At the time she said moving into academic administration “has been a move I’ve resisted for a long time, and one I didn’t think I ever wanted to make.” She was then the only female on the university’s 11-member Council of Deans, and headed its smallest academic unit.
At the Radcliffe Institute for Advanced Study she got the nickname “Chainsaw Drew,” for tackling forced budget cuts in a decisive manner. She deftly made major organizational changes, laid off a quarter of the staff and transformed the institute into a world leader in collecting scholars from various disciplines. Her administrative skills became obvious.
Admittedly running Harvard—with its 10,000 employees and annual budget of $3 billion and endowment of almost $30 billion—will be more complex than running the Radcliffe Institute, with a staff of 80, annual budget of $17 million and endowment of $473 million.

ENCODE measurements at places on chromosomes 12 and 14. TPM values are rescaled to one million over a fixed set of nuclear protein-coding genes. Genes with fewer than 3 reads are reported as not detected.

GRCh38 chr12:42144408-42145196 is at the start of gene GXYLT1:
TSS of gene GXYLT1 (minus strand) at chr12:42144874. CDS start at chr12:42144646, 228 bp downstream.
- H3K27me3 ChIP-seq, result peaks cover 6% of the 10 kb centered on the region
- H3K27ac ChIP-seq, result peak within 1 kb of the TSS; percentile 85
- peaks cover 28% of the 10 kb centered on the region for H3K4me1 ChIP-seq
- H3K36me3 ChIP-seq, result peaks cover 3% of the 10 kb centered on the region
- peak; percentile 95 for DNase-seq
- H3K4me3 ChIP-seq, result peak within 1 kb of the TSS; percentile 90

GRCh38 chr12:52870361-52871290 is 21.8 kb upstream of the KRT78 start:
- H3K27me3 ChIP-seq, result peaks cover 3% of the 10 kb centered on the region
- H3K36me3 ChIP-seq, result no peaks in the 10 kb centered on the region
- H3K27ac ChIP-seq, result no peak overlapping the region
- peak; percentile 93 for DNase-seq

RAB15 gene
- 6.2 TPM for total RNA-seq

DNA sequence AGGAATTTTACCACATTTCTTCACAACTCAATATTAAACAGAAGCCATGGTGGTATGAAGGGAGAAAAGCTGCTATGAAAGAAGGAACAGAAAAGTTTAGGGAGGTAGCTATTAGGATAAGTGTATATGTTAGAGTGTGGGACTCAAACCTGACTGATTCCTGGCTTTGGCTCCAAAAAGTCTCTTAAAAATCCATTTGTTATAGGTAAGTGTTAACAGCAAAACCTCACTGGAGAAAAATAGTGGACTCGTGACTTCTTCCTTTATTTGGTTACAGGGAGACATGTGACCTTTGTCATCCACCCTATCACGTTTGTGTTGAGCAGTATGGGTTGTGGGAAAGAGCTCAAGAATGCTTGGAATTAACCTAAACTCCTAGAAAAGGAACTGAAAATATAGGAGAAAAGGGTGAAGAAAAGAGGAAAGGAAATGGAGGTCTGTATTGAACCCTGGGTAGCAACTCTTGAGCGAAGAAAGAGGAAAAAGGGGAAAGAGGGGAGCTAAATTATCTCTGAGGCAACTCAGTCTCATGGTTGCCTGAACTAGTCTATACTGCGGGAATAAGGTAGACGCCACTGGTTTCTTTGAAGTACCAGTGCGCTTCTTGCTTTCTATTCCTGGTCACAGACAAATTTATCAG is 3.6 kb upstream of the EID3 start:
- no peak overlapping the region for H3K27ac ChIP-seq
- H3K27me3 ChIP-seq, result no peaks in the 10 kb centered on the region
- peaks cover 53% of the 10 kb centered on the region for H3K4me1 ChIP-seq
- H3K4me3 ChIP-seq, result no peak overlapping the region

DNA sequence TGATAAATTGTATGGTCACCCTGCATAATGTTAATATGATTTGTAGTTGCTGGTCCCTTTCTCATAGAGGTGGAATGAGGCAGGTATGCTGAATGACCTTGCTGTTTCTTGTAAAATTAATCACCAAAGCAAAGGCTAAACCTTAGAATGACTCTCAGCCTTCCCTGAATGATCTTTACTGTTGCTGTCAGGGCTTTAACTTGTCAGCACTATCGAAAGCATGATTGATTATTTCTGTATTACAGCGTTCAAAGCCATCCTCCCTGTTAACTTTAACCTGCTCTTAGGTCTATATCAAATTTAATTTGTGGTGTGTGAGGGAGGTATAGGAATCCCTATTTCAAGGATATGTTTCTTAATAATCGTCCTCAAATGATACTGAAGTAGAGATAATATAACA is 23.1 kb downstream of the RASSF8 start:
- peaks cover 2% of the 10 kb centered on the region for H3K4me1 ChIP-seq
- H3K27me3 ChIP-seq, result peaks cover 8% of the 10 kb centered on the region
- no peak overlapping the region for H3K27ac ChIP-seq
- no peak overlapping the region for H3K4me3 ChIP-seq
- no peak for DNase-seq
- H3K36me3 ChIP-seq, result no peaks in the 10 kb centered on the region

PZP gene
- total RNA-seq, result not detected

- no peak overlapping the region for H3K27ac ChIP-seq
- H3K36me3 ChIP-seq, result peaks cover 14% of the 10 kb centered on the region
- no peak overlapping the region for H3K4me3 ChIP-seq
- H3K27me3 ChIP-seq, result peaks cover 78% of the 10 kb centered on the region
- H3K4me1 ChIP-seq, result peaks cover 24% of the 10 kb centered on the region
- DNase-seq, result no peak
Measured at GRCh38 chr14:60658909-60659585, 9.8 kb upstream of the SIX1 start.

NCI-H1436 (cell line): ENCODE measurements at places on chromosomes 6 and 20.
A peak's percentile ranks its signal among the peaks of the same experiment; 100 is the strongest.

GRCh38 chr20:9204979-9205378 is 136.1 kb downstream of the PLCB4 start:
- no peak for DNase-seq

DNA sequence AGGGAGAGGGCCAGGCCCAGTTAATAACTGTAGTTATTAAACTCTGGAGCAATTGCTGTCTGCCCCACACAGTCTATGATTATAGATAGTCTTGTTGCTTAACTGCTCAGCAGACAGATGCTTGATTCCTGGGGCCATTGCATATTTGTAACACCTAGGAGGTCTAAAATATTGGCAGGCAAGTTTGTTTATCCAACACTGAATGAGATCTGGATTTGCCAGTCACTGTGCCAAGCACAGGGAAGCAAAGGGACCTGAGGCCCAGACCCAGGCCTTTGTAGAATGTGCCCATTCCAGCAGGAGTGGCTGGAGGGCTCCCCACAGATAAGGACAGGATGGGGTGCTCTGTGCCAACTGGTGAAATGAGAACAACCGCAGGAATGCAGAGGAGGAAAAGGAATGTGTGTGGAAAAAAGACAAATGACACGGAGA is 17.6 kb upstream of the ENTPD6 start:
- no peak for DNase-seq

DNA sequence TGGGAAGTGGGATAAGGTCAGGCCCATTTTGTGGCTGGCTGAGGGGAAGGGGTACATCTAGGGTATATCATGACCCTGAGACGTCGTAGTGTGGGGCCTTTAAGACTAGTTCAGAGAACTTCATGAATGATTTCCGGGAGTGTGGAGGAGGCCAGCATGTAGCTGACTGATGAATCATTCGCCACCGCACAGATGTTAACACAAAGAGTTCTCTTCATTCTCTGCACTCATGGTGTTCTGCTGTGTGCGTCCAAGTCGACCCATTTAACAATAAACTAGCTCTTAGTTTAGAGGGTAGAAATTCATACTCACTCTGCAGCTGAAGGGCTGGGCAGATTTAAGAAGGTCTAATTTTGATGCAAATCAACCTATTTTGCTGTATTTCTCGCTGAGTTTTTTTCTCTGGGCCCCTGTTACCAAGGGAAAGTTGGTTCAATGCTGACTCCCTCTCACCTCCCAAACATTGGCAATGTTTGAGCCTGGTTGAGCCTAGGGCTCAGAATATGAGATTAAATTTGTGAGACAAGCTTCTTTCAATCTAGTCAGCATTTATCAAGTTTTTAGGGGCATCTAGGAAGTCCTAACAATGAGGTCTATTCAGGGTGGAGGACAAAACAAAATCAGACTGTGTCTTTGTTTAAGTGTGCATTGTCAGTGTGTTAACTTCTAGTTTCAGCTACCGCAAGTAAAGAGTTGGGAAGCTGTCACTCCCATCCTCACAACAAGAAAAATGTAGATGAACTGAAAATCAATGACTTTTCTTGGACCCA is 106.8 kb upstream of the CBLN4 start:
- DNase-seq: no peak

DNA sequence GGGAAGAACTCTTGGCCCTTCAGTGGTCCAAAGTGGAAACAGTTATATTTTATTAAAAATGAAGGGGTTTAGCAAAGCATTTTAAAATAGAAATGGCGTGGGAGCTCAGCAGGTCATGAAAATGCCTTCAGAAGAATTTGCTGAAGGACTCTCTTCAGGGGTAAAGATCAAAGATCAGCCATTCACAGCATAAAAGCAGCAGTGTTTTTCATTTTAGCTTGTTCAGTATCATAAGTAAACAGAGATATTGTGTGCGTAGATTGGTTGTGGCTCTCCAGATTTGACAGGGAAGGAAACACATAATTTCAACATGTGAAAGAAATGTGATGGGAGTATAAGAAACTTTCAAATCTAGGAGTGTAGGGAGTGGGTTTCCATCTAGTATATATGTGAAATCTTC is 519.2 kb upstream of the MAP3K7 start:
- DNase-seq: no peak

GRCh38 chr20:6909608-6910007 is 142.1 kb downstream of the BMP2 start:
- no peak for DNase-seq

But observers cite her quiet leadership. “You don’t think of her as being a figure that has a lot of toughness to her. But she does,” said Sheldon Hackney, a professor of history and former president of Penn. “There’s just zero doubt in my mind that she can manage institutions as large as Penn and Harvard.”
It’s great irony that Radcliffe College, formed in 1879 to educate the elite daughters of Harvard’s professors and ab-sorbed into Harvard in 1999 as the Radcliffe Institute, should be the source of Harvard’s 28th president.
Not a dark horse
Faust’s selection by The Corporation reflects its choice of her as the best possible president, not the best female president, they said. Observers said Harvard had these priorities:
• a scientist whose leadership would underscore Harvard’s commitment to its new scientific initiatives,
• an insider who’d understand the university’s culture,
• a respected faculty leader to soothe the tempers of the recalcitrant arts and sciences department that had voted no confidence in former President Larry Summers,
• a peacemaker who would unify the school
• a deft administrator to oversee the construction of its new Allston campus